A significant increase in women in federal, state and local office ought to be a higher priority for the Democratic Party, both as a matter of justice and as a strategic goal to strengthen the Party. Regardless of Senator Clinton’s ultimate success or failure, much more needs to be done to eliminate the gender gap in America’s political institutions.
According to the Center for American Women and Politics (CAWP), women hold the following percentages of key elective offices in the U.S.: Governors 18 %; U.S. Senators 16 %; House Members 16.1 %; State Legislators 23.5 %.
Women voters provided critical margins of victory in ’06 for Democratic Senatorial candidates Webb, McCaskill, Tester and Menendez, none of whom received a majority of male votes, according to CAWP, which also reports that 55 percent of women voted for Democratic House candidates in ’06, compared to 50 percent of men. Despite the support women have given to Democratic House candidates as a whole, however, women Democrats fared less well as House candidates in ’06, notes Chris Bowers in his his new blog at OpenLeft:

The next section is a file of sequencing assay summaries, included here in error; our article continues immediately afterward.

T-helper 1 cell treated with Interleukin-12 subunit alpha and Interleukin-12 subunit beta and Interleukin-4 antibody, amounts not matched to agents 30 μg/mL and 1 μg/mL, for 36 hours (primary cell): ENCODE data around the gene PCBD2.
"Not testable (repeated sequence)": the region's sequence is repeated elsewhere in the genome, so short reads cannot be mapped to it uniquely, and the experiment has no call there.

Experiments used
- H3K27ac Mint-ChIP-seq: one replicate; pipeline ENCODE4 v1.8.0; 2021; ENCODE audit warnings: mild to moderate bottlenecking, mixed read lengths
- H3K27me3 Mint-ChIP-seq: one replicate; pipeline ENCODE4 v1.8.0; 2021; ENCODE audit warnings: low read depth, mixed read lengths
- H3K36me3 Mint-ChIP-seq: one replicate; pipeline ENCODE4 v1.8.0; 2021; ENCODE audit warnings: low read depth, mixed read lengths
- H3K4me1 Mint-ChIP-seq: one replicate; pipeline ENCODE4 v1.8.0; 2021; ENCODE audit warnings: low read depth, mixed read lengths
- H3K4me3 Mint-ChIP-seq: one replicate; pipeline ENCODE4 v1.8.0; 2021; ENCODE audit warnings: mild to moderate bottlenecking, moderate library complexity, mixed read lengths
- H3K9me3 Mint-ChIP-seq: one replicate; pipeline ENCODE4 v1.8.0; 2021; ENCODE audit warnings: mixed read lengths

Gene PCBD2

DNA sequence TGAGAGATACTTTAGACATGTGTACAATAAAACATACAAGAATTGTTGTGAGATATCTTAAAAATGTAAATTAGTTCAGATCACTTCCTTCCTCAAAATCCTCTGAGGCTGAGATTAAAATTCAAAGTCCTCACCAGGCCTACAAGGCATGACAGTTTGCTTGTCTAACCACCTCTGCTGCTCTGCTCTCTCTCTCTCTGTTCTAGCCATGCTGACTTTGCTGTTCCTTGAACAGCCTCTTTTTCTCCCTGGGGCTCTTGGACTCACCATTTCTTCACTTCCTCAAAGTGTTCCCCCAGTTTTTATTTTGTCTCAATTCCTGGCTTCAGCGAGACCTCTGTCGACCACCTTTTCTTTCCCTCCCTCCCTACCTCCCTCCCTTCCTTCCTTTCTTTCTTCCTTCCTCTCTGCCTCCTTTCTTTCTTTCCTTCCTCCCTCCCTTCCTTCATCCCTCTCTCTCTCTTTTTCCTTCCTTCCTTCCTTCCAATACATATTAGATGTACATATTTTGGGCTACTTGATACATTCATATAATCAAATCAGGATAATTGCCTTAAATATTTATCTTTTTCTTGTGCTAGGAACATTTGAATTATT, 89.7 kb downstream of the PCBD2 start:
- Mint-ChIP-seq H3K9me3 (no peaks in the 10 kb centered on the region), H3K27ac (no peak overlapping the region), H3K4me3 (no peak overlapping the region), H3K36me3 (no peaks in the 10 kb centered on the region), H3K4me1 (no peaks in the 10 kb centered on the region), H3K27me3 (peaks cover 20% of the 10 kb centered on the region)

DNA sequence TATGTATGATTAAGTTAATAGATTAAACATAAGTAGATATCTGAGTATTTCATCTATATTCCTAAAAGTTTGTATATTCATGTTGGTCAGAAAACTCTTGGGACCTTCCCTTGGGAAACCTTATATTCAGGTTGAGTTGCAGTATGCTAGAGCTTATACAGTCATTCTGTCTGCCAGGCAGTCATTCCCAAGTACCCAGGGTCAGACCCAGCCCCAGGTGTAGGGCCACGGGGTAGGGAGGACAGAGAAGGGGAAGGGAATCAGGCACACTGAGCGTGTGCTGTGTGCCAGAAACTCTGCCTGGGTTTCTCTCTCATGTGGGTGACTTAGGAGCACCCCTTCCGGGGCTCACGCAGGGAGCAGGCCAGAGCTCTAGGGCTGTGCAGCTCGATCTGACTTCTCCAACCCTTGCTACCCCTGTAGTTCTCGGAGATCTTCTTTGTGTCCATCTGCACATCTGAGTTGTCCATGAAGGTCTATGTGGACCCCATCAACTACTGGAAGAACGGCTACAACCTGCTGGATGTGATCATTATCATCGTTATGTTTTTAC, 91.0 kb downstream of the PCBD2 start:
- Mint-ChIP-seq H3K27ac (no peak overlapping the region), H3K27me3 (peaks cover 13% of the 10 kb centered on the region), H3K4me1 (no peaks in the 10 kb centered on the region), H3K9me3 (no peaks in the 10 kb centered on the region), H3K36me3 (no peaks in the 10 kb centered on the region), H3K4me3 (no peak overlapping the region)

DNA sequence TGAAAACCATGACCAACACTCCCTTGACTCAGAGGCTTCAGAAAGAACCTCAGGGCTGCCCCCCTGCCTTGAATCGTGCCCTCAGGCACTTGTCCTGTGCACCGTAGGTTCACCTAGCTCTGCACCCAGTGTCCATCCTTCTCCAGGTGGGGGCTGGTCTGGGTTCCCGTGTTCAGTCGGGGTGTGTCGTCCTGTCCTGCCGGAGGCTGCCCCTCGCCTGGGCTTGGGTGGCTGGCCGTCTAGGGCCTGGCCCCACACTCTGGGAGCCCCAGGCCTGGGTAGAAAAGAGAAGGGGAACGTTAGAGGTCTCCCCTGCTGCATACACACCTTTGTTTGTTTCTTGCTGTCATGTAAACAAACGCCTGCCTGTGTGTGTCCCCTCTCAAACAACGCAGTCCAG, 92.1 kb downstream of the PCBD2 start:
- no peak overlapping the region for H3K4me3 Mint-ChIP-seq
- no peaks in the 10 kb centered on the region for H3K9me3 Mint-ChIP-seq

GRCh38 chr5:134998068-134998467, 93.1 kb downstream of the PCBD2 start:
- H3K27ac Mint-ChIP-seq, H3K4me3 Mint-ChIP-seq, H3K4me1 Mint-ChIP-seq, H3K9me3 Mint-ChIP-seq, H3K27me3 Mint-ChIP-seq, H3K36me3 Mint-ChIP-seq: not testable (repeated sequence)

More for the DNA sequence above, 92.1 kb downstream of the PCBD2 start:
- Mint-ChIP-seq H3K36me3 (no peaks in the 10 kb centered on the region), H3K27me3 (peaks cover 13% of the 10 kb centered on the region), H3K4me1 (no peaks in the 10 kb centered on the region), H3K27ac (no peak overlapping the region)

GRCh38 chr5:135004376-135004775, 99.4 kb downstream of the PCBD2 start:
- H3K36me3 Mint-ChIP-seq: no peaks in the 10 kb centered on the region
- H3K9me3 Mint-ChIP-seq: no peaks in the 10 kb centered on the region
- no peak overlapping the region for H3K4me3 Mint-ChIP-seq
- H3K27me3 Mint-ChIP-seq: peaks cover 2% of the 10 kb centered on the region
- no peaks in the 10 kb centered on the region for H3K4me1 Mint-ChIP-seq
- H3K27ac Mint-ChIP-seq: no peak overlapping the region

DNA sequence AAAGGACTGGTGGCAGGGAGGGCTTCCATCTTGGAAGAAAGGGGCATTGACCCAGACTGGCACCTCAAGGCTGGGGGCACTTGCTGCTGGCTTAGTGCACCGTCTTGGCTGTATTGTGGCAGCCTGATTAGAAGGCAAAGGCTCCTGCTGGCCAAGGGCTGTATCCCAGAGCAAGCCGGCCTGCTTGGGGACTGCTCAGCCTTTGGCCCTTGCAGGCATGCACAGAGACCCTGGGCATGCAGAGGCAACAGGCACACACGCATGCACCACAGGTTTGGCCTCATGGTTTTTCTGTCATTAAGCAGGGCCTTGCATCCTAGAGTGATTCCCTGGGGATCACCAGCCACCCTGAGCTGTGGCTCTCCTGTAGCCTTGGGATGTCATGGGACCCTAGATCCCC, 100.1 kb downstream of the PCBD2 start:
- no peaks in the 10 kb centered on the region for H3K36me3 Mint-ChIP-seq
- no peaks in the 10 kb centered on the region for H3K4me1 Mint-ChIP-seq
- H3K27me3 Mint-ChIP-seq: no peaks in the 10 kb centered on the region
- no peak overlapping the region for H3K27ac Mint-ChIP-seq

…of the top thirty Democratic House targets in 2006, Democratic men won 95% of the time, while Democratic women won only 11% of the time…When one starts thinking of the close, frustrating House defeats in 2006, it is overwhelmingly populated by women
Bowers discusses several theories for the shortfall. In response to Bowers’ post, She Should Run, a Womens Campaign Forum initiative to elect 1,000 pro-choice women, responds:
In pointing to losses by women in several close races, Bowers assumes the problem lies in the candidates who ran last year or the way their campaigns were managed. But the root of the gender gap in politics rests with the women who did NOT run last year….The 2006 results for women House candidates were disappointing, but were an aberration based more on the toss-up dynamic of some of the closest House races in history rather than a deficiency attributable to women candidates.
The one conclusion all Democrats should be able to support is that the Party and progressive groups should recruit more women candidates and invest more time, training and money toward getting them elected.